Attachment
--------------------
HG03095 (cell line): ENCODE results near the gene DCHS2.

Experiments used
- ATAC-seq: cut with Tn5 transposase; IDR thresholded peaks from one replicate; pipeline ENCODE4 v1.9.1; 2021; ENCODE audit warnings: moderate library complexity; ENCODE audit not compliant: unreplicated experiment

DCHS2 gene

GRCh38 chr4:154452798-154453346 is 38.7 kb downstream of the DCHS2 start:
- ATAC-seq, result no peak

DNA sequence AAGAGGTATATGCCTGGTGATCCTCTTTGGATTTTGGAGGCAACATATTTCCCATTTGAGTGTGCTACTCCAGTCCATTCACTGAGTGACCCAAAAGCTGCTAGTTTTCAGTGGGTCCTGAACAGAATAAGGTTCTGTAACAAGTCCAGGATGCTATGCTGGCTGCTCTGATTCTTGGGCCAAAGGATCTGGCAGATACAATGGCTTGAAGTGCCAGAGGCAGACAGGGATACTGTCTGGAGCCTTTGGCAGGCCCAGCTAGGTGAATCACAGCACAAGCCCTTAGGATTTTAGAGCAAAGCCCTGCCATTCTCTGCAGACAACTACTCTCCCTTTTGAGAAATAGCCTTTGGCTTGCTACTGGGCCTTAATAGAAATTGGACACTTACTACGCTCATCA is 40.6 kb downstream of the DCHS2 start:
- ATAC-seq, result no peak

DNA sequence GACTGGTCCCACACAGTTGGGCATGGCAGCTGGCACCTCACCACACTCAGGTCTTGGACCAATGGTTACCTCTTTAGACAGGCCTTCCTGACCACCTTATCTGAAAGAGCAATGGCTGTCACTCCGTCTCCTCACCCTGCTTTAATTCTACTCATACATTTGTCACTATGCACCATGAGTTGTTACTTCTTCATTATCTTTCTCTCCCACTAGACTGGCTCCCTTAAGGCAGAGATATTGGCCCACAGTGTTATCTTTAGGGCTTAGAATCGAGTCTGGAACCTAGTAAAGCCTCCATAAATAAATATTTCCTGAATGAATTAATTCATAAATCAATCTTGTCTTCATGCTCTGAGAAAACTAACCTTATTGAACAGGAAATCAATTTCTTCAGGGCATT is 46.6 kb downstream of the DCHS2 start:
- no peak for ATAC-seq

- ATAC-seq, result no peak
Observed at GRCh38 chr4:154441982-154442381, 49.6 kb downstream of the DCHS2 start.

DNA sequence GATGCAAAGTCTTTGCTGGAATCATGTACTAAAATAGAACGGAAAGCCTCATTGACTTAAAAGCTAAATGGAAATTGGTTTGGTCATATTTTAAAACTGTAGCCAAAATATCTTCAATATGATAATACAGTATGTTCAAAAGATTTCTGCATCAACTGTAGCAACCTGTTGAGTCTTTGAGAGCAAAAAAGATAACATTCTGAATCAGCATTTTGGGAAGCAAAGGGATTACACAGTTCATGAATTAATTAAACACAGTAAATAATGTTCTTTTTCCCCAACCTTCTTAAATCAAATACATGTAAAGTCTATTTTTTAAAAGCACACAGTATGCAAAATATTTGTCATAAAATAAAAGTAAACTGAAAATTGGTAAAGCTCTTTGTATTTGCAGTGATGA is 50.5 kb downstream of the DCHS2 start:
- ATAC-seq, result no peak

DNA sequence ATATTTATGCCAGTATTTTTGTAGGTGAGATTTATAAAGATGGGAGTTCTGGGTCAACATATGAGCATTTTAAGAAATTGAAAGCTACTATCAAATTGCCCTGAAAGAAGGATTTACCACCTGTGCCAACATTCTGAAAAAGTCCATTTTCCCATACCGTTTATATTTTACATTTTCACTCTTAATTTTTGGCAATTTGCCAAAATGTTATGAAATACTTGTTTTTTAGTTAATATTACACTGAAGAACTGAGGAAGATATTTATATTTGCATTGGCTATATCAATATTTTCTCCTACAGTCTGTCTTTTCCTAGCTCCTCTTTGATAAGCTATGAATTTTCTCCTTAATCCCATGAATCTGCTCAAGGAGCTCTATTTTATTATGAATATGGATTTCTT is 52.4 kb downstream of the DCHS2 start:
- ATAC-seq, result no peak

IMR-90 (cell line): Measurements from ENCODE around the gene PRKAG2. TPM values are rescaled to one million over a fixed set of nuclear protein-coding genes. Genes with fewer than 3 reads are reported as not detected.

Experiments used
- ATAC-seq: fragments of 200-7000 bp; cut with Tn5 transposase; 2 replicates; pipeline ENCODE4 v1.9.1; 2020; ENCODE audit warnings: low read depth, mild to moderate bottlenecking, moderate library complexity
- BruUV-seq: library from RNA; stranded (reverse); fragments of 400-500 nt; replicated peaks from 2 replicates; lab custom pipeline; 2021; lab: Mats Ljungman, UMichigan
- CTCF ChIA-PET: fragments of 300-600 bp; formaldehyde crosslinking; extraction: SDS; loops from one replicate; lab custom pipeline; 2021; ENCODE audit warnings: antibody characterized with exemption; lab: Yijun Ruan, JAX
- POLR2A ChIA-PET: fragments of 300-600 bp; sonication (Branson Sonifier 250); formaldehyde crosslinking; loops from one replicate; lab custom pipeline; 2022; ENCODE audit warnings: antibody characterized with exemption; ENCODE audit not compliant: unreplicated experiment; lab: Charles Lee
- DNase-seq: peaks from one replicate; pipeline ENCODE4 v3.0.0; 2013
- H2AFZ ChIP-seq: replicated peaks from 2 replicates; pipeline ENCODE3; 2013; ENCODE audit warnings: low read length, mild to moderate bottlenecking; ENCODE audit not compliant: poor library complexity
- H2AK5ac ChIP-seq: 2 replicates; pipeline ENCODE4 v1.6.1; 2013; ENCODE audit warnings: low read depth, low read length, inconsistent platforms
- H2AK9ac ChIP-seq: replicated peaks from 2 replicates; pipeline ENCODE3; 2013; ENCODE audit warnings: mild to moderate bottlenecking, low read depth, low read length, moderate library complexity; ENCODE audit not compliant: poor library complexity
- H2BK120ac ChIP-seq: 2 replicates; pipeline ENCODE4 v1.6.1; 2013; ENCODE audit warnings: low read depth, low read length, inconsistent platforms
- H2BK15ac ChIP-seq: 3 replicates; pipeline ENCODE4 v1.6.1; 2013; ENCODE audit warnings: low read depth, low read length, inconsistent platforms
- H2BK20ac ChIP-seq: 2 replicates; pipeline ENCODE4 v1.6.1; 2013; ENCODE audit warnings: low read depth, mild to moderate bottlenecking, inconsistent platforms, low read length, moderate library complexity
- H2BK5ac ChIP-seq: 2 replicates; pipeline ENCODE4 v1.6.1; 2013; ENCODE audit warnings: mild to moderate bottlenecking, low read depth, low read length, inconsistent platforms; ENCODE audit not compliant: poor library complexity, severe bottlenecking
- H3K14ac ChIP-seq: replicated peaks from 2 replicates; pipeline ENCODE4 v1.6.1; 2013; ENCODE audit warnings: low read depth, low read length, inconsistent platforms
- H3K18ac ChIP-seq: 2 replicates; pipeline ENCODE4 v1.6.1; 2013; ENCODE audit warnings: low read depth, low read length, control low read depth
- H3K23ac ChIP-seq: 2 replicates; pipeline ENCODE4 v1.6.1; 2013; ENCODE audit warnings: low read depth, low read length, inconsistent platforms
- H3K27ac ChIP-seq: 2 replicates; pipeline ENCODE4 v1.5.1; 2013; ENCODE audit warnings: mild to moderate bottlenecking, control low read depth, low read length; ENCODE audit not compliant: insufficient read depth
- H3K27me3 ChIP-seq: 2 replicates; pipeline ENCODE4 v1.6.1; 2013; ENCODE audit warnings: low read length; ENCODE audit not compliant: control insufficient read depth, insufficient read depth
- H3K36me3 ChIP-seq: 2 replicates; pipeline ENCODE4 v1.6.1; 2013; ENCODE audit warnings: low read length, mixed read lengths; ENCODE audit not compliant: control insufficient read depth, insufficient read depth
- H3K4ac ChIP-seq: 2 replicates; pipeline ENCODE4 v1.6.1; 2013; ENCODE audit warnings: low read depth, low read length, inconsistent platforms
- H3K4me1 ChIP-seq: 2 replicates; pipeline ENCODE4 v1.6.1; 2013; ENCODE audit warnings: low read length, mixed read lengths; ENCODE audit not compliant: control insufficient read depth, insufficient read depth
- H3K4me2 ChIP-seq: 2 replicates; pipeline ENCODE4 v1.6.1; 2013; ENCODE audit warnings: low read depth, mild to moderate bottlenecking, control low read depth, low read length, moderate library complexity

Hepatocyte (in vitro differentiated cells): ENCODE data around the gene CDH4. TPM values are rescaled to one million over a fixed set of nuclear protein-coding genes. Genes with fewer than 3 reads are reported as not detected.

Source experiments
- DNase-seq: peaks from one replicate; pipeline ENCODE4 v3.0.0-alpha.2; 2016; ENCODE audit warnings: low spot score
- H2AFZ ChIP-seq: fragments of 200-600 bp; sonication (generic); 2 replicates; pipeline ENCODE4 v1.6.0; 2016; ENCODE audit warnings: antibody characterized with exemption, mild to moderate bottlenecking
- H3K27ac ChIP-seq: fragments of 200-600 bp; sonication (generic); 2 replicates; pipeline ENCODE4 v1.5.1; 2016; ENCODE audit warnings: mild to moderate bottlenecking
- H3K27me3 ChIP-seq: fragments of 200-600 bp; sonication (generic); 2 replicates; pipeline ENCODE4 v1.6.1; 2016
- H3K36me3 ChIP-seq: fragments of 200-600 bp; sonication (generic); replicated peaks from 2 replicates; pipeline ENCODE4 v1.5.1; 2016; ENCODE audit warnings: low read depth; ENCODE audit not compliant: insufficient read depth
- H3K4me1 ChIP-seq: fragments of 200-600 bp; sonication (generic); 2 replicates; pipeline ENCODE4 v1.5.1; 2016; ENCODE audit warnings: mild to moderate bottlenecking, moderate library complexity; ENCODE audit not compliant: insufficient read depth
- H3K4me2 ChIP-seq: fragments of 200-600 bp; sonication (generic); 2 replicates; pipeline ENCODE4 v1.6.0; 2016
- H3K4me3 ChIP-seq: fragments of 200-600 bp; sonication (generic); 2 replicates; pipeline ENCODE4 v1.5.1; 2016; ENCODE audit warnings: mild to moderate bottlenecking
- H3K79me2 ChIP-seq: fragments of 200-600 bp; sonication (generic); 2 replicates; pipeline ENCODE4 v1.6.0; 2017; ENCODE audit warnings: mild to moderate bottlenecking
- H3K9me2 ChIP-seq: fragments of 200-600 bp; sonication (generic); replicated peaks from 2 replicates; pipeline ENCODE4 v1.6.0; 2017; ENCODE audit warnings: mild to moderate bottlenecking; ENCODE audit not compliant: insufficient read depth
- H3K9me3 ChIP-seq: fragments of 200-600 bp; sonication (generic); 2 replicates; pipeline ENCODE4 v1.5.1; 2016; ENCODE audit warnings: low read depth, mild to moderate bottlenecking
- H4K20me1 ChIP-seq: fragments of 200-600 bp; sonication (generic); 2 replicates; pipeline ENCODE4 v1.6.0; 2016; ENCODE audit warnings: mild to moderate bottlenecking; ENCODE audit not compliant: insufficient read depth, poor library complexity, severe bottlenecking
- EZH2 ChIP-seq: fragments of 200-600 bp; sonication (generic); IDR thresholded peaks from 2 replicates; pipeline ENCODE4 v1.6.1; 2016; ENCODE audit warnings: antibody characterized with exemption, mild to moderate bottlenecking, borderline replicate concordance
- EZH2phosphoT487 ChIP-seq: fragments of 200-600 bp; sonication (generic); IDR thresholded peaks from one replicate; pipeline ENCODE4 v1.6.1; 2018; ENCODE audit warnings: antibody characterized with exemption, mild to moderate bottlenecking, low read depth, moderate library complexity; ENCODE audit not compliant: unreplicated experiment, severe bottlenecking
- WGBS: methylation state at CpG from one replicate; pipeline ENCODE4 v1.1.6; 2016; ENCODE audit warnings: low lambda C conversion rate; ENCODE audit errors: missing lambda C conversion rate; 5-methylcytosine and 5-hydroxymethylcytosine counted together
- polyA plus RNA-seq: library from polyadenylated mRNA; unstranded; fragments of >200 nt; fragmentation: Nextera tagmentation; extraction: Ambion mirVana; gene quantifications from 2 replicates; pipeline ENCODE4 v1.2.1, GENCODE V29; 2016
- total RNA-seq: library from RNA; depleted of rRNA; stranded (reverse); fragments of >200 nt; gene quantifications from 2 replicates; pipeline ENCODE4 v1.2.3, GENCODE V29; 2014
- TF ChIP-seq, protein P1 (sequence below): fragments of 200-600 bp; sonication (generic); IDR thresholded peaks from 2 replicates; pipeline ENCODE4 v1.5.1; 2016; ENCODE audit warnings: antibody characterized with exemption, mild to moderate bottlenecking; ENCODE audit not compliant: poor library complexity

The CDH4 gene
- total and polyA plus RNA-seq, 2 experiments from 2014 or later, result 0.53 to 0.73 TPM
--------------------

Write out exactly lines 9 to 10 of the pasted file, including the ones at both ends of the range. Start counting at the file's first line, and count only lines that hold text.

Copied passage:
DNA sequence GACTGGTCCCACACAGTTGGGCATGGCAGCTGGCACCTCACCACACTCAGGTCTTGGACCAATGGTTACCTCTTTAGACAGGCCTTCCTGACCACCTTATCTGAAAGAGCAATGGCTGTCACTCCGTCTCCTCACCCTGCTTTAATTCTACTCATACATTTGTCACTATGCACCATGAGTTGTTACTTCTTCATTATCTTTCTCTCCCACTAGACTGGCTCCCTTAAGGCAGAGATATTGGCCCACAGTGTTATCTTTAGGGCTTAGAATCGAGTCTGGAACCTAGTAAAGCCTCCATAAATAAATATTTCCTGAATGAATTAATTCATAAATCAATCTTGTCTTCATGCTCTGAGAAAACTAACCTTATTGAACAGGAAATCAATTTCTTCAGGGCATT is 46.6 kb downstream of the DCHS2 start:
- no peak for ATAC-seq